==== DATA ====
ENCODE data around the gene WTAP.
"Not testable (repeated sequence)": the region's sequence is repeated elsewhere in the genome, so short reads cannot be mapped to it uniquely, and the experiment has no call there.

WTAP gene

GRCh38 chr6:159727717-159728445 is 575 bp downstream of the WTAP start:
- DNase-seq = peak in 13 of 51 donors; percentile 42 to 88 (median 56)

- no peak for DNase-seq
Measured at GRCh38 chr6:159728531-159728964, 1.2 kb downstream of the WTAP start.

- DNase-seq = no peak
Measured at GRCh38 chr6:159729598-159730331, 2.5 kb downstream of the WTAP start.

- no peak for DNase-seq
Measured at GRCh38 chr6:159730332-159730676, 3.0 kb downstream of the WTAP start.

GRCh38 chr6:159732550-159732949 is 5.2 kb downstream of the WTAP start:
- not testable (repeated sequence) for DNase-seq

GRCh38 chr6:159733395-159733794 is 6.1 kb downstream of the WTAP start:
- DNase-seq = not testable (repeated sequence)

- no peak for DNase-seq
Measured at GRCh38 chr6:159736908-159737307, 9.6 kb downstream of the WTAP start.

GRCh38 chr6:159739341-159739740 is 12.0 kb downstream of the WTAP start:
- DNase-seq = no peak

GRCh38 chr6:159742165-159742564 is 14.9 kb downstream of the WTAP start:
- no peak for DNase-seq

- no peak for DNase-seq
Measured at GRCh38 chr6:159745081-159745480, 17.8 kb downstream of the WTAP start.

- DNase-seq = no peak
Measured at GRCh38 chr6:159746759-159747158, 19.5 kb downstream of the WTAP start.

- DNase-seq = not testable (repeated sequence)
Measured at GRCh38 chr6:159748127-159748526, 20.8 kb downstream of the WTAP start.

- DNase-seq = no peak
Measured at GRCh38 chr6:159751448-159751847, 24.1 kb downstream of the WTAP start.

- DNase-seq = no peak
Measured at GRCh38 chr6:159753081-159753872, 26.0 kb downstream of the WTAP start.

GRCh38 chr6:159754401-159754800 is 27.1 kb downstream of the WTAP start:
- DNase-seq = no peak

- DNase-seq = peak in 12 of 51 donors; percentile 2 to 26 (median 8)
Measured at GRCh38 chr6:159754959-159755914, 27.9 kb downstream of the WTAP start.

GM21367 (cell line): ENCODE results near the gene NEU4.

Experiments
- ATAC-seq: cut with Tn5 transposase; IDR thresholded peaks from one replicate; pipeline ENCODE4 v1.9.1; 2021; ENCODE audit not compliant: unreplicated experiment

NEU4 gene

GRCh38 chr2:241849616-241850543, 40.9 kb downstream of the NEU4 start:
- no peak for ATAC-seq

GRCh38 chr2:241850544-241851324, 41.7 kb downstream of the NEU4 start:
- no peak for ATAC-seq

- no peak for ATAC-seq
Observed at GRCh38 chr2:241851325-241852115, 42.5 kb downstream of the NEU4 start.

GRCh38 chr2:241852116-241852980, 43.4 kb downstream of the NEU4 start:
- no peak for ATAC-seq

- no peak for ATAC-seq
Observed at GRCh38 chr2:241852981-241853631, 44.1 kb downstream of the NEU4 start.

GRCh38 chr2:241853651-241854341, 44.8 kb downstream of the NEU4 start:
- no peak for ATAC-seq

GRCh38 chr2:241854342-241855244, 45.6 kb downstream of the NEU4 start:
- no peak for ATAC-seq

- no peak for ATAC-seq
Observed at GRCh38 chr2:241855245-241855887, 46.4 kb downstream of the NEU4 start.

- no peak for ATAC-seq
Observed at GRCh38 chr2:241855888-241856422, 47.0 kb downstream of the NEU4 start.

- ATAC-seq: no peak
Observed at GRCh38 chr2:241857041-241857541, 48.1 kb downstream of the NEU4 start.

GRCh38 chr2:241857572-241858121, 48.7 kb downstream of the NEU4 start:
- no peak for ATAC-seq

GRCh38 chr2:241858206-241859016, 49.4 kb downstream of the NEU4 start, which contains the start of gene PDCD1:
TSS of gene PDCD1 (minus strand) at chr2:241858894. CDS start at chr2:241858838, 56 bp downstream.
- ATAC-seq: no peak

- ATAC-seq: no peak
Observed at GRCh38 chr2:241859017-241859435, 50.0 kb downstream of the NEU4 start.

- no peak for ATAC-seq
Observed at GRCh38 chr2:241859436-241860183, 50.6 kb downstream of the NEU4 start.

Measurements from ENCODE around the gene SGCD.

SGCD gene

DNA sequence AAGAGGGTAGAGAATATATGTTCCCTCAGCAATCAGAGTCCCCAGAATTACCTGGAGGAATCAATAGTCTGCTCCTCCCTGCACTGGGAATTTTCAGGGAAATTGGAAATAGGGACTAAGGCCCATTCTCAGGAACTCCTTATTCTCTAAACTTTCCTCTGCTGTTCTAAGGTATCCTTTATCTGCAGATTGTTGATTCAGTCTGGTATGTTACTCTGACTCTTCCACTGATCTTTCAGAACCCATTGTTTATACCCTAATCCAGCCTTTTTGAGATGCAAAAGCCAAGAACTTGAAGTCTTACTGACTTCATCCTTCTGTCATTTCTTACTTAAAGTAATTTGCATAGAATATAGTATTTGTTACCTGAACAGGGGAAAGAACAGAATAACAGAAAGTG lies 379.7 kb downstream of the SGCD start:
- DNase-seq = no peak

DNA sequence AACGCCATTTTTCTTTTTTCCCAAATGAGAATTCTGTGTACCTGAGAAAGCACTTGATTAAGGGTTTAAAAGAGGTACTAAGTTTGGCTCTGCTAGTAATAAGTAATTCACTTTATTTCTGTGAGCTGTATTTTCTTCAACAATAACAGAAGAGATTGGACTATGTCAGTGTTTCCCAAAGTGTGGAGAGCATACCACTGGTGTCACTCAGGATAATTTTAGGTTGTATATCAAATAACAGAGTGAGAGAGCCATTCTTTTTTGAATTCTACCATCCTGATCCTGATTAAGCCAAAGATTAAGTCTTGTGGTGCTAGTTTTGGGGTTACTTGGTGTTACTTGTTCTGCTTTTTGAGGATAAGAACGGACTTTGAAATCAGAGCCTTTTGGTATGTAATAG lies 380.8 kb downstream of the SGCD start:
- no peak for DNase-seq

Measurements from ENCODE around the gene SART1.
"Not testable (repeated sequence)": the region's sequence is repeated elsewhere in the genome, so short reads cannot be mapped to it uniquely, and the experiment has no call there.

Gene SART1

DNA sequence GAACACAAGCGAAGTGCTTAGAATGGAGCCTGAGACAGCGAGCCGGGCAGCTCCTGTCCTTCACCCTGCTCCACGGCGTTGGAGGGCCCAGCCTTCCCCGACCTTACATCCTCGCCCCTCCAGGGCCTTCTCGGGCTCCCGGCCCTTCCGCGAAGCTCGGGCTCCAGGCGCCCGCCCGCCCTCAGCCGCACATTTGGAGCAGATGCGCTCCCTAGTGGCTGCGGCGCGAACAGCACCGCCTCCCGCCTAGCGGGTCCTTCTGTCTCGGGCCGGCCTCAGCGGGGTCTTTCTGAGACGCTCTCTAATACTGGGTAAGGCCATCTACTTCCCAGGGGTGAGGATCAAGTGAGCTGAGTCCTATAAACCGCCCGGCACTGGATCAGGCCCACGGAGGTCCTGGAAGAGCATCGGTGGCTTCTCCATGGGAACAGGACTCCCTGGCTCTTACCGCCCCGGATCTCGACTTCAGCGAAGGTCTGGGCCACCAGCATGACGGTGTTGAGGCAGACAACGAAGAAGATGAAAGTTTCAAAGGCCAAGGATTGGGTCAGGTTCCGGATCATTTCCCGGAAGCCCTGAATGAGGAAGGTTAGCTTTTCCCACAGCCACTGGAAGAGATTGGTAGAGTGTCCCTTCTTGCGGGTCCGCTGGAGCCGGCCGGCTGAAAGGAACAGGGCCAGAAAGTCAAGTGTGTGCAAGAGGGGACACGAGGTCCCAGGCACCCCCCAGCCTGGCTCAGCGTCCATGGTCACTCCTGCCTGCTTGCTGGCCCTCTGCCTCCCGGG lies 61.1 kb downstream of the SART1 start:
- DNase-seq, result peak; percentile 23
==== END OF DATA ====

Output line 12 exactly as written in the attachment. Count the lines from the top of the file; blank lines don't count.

GRCh38 chr6:159732550-159732949 is 5.2 kb downstream of the WTAP start: